Residential heat pump water heaters (HPWHs) have recently reemerged on the U.S. market. These units have the potential to provide homeowners significant cost and energy savings. However, actual in use performance of a HPWH will vary significantly with climate, installation location, HVAC equipment, and hot water use. To determine what actual in use energy consumption of a HPWH may be in different regions of the U.S., annual simulations of both 50 and 80 gallon HPWHs as well as a standard electric water heater were performed for over 900 locations across the U.S. The simulations included a benchmark home to take into account interactions between the space conditioning equipment and the HPWH and a realistic hot water draw profile. It was found that the HPWH will always save some source energy when compared to a standard electric resistance water heater, although savings varies widely with location. In addition to looking at source energy savings, the breakeven cost (the net installed cost a HPWH would have to have to be a cost neutral replacement for a standard water heater) was also examined. The highest breakeven costs were seen in cases with high energy savings, such as the southeastern U.S., or high energy costs, such as New England and California. While the breakeven cost is higher for 80 gallon units than 50 gallon units, the higher net installed costs of an 80 gallon unit lead to the 50 gallon HPWHs being more likely to be cost effective.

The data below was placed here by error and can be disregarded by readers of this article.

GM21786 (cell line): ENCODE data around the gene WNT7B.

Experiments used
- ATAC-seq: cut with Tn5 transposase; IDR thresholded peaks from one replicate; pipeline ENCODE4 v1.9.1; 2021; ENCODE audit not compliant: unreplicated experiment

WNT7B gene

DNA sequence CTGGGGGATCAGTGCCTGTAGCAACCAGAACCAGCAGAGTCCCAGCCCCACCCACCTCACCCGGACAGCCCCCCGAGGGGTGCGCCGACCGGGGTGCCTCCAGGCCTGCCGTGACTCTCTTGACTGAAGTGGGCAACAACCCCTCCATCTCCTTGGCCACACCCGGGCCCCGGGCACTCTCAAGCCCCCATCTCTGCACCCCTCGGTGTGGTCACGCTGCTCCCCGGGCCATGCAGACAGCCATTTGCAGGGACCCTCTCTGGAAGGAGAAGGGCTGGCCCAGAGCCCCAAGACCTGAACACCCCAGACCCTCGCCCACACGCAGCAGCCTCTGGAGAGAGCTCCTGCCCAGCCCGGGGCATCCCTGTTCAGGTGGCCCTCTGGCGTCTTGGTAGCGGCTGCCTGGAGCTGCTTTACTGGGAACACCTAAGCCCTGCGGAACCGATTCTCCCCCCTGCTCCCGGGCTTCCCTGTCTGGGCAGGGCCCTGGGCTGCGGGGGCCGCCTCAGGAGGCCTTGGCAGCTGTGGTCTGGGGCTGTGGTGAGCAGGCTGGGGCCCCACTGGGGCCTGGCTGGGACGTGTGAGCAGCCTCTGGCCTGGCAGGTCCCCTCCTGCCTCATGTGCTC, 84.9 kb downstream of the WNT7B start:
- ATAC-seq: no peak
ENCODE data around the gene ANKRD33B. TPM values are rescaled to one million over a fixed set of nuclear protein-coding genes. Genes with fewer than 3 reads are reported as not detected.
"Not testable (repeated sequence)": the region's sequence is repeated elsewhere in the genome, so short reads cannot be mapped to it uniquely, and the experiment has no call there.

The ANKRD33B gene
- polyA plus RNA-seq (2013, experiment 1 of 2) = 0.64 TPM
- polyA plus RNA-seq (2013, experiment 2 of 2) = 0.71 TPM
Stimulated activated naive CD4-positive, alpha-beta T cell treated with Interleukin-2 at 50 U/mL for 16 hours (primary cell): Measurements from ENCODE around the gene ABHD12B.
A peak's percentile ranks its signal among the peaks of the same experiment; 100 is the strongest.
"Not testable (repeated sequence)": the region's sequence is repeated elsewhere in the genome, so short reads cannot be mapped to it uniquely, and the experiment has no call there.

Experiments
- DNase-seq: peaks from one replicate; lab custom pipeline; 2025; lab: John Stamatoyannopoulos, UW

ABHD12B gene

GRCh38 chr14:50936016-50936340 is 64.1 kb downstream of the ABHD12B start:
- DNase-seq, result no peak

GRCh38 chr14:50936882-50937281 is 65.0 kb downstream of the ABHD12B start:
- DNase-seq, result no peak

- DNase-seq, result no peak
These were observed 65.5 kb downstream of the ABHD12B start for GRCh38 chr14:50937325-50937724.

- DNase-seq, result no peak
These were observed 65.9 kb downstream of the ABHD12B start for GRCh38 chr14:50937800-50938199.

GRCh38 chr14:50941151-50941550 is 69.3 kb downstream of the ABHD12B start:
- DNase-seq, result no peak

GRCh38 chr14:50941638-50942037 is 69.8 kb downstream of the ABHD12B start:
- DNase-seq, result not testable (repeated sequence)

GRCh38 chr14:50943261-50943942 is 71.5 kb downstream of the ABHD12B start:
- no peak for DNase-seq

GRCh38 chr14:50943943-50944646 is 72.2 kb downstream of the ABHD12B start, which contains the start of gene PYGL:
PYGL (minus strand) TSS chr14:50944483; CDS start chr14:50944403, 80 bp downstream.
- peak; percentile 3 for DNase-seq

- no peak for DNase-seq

5. Measurement of radon concentration in drinking water in coastal regions of Uttara Kannada District, Karnataka, India

    International Nuclear Information System (INIS)

    Suresh, S.; Rangaswamy, D.R.; Sannappa, J.; Srinivasa, E.